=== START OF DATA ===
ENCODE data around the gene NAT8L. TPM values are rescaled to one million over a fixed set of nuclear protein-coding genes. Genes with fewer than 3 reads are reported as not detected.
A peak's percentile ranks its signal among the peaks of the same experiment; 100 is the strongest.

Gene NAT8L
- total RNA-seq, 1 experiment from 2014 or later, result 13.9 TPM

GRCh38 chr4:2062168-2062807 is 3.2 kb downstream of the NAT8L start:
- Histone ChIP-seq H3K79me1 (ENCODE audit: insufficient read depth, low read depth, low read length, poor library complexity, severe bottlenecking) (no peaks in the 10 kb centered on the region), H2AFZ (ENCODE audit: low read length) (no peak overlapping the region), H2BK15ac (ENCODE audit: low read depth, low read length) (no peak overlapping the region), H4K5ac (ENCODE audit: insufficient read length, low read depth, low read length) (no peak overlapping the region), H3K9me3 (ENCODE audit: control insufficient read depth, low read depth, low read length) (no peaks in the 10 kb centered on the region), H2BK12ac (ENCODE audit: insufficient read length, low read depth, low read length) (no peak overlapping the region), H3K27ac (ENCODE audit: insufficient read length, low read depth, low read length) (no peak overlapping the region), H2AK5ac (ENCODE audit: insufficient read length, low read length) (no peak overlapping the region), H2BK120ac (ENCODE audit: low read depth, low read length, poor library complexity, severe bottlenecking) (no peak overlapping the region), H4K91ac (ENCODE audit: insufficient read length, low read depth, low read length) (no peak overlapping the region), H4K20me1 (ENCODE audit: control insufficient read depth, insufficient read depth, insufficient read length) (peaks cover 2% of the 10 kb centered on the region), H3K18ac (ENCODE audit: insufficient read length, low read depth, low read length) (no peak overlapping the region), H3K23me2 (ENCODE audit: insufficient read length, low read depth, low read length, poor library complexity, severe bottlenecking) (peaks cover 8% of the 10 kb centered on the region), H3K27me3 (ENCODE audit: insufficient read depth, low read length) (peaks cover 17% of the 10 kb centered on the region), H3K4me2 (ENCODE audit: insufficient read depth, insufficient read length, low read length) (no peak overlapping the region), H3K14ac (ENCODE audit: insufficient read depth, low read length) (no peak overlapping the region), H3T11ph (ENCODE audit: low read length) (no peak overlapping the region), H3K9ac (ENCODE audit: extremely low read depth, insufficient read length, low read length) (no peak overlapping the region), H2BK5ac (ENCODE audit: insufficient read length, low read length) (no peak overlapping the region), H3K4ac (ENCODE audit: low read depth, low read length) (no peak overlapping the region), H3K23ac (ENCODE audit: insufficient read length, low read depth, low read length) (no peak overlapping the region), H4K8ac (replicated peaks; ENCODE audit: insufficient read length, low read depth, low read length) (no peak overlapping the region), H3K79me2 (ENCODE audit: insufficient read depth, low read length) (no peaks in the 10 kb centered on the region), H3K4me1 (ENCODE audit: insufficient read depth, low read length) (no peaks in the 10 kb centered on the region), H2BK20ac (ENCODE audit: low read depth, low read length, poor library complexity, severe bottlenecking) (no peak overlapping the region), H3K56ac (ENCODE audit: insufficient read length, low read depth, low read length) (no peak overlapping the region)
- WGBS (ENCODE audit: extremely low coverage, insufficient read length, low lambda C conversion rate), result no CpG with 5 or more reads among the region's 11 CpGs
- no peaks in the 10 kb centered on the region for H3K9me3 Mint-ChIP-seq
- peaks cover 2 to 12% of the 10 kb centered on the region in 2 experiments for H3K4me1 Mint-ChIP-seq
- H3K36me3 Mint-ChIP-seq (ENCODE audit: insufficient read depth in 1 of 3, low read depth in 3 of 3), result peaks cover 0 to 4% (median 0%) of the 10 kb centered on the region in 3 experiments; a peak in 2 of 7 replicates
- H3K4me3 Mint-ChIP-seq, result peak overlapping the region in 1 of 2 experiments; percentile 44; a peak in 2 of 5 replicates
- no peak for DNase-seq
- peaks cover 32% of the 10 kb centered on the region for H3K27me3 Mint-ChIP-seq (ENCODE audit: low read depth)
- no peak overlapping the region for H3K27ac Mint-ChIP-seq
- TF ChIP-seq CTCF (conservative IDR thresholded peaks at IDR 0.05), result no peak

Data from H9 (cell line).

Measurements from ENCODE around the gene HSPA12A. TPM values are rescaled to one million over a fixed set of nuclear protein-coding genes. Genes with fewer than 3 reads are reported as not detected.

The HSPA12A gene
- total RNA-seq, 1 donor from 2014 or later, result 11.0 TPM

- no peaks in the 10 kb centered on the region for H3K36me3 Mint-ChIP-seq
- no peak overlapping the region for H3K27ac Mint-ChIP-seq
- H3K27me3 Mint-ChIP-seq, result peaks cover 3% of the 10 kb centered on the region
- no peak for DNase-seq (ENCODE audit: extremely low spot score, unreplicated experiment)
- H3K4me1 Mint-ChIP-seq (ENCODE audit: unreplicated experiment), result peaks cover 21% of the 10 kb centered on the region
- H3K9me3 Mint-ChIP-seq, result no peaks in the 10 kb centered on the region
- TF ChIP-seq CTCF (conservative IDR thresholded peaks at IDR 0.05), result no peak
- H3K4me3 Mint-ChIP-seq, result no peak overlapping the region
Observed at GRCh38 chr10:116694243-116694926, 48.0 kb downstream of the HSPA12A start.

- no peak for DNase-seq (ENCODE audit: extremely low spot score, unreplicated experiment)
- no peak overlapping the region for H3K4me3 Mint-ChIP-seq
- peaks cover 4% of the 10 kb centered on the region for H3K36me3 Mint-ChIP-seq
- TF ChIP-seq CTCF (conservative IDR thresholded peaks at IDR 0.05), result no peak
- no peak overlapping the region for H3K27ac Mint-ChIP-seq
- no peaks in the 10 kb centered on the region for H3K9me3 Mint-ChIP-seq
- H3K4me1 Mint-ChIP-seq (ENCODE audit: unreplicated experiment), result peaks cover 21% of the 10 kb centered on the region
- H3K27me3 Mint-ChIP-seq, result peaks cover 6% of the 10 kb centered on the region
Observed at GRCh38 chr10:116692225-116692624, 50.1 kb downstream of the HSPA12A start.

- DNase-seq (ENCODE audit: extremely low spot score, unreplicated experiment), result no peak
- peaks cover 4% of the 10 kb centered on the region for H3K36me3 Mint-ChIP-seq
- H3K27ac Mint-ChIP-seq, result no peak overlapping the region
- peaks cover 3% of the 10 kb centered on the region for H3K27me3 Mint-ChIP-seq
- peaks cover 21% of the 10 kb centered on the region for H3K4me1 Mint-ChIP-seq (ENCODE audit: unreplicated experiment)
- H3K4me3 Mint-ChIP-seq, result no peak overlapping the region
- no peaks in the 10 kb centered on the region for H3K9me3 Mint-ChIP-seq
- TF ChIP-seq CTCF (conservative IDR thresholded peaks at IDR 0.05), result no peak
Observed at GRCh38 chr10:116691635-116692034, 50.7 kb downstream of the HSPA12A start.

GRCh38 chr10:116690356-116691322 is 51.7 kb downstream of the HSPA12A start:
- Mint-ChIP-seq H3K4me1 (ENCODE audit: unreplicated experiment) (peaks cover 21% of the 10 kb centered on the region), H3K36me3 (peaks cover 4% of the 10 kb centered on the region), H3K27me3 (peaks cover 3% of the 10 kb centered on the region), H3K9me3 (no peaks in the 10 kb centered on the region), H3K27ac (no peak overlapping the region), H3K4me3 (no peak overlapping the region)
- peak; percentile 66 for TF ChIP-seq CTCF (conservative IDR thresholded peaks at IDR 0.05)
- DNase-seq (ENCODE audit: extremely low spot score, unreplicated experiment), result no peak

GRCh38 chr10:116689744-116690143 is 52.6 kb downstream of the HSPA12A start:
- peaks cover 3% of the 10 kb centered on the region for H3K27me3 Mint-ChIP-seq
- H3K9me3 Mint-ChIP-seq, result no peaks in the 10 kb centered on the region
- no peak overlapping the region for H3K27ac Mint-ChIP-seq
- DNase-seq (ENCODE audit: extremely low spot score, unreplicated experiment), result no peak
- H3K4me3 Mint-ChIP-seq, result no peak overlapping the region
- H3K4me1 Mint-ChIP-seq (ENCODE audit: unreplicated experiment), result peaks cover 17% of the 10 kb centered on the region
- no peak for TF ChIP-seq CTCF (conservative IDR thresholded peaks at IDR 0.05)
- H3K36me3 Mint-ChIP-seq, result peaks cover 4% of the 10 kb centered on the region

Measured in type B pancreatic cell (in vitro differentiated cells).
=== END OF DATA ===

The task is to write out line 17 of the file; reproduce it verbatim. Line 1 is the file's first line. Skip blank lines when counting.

Measurements from ENCODE around the gene HSPA12A. TPM values are rescaled to one million over a fixed set of nuclear protein-coding genes. Genes with fewer than 3 reads are reported as not detected.